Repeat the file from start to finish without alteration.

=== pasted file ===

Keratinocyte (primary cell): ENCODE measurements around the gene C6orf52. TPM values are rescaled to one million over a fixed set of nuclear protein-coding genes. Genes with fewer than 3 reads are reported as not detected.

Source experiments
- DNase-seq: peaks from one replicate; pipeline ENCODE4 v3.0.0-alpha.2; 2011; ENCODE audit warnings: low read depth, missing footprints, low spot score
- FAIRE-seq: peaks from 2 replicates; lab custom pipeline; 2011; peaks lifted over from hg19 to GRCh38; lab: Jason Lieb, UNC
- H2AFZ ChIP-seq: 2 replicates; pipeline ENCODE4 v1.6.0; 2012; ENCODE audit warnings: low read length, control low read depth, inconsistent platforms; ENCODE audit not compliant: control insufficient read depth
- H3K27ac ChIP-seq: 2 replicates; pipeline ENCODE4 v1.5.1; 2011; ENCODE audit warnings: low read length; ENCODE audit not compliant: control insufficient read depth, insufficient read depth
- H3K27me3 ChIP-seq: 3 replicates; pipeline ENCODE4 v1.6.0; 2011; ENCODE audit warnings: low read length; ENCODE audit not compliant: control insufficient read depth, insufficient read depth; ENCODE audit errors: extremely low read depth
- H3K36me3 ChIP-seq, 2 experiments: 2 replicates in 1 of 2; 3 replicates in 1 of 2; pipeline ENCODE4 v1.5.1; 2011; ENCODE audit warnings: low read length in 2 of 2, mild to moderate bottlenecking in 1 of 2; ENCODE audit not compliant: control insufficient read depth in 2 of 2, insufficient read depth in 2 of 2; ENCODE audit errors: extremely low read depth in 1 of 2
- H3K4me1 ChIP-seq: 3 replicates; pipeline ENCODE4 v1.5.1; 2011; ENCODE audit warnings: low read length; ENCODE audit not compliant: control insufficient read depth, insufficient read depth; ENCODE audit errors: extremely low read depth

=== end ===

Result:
Keratinocyte (primary cell): ENCODE measurements around the gene C6orf52. TPM values are rescaled to one million over a fixed set of nuclear protein-coding genes. Genes with fewer than 3 reads are reported as not detected.

Source experiments
- DNase-seq: peaks from one replicate; pipeline ENCODE4 v3.0.0-alpha.2; 2011; ENCODE audit warnings: low read depth, missing footprints, low spot score
- FAIRE-seq: peaks from 2 replicates; lab custom pipeline; 2011; peaks lifted over from hg19 to GRCh38; lab: Jason Lieb, UNC
- H2AFZ ChIP-seq: 2 replicates; pipeline ENCODE4 v1.6.0; 2012; ENCODE audit warnings: low read length, control low read depth, inconsistent platforms; ENCODE audit not compliant: control insufficient read depth
- H3K27ac ChIP-seq: 2 replicates; pipeline ENCODE4 v1.5.1; 2011; ENCODE audit warnings: low read length; ENCODE audit not compliant: control insufficient read depth, insufficient read depth
- H3K27me3 ChIP-seq: 3 replicates; pipeline ENCODE4 v1.6.0; 2011; ENCODE audit warnings: low read length; ENCODE audit not compliant: control insufficient read depth, insufficient read depth; ENCODE audit errors: extremely low read depth
- H3K36me3 ChIP-seq, 2 experiments: 2 replicates in 1 of 2; 3 replicates in 1 of 2; pipeline ENCODE4 v1.5.1; 2011; ENCODE audit warnings: low read length in 2 of 2, mild to moderate bottlenecking in 1 of 2; ENCODE audit not compliant: control insufficient read depth in 2 of 2, insufficient read depth in 2 of 2; ENCODE audit errors: extremely low read depth in 1 of 2
- H3K4me1 ChIP-seq: 3 replicates; pipeline ENCODE4 v1.5.1; 2011; ENCODE audit warnings: low read length; ENCODE audit not compliant: control insufficient read depth, insufficient read depth; ENCODE audit errors: extremely low read depth